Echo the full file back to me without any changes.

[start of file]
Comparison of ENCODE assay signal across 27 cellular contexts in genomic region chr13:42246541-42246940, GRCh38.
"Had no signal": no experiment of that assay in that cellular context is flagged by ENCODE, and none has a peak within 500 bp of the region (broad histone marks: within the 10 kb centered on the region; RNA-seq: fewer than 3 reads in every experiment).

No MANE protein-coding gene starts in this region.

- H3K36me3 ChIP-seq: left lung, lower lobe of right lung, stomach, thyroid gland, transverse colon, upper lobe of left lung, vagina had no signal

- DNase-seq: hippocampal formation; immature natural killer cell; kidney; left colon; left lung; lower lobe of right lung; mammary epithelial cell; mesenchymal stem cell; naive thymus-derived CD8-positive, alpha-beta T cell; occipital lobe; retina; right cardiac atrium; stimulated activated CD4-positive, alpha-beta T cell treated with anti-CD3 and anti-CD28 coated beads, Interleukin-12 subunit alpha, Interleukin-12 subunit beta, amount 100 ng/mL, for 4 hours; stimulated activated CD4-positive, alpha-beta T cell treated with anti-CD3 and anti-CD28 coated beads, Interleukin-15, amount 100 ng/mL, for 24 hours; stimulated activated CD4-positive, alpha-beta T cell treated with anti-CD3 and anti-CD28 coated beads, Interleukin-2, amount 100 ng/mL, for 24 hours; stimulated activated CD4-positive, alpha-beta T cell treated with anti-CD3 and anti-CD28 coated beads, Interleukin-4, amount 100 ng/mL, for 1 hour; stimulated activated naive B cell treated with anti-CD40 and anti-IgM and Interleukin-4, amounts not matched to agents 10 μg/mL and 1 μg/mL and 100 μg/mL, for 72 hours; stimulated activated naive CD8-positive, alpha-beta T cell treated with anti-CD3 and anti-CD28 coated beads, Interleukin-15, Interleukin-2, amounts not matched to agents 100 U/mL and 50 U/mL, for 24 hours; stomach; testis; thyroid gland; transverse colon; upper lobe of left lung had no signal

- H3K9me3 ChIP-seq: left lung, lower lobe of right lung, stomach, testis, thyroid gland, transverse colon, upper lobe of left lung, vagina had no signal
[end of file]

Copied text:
Comparison of ENCODE assay signal across 27 cellular contexts in genomic region chr13:42246541-42246940, GRCh38.
"Had no signal": no experiment of that assay in that cellular context is flagged by ENCODE, and none has a peak within 500 bp of the region (broad histone marks: within the 10 kb centered on the region; RNA-seq: fewer than 3 reads in every experiment).

No MANE protein-coding gene starts in this region.

- H3K36me3 ChIP-seq: left lung, lower lobe of right lung, stomach, thyroid gland, transverse colon, upper lobe of left lung, vagina had no signal

- DNase-seq: hippocampal formation; immature natural killer cell; kidney; left colon; left lung; lower lobe of right lung; mammary epithelial cell; mesenchymal stem cell; naive thymus-derived CD8-positive, alpha-beta T cell; occipital lobe; retina; right cardiac atrium; stimulated activated CD4-positive, alpha-beta T cell treated with anti-CD3 and anti-CD28 coated beads, Interleukin-12 subunit alpha, Interleukin-12 subunit beta, amount 100 ng/mL, for 4 hours; stimulated activated CD4-positive, alpha-beta T cell treated with anti-CD3 and anti-CD28 coated beads, Interleukin-15, amount 100 ng/mL, for 24 hours; stimulated activated CD4-positive, alpha-beta T cell treated with anti-CD3 and anti-CD28 coated beads, Interleukin-2, amount 100 ng/mL, for 24 hours; stimulated activated CD4-positive, alpha-beta T cell treated with anti-CD3 and anti-CD28 coated beads, Interleukin-4, amount 100 ng/mL, for 1 hour; stimulated activated naive B cell treated with anti-CD40 and anti-IgM and Interleukin-4, amounts not matched to agents 10 μg/mL and 1 μg/mL and 100 μg/mL, for 72 hours; stimulated activated naive CD8-positive, alpha-beta T cell treated with anti-CD3 and anti-CD28 coated beads, Interleukin-15, Interleukin-2, amounts not matched to agents 100 U/mL and 50 U/mL, for 24 hours; stomach; testis; thyroid gland; transverse colon; upper lobe of left lung had no signal

- H3K9me3 ChIP-seq: left lung, lower lobe of right lung, stomach, testis, thyroid gland, transverse colon, upper lobe of left lung, vagina had no signal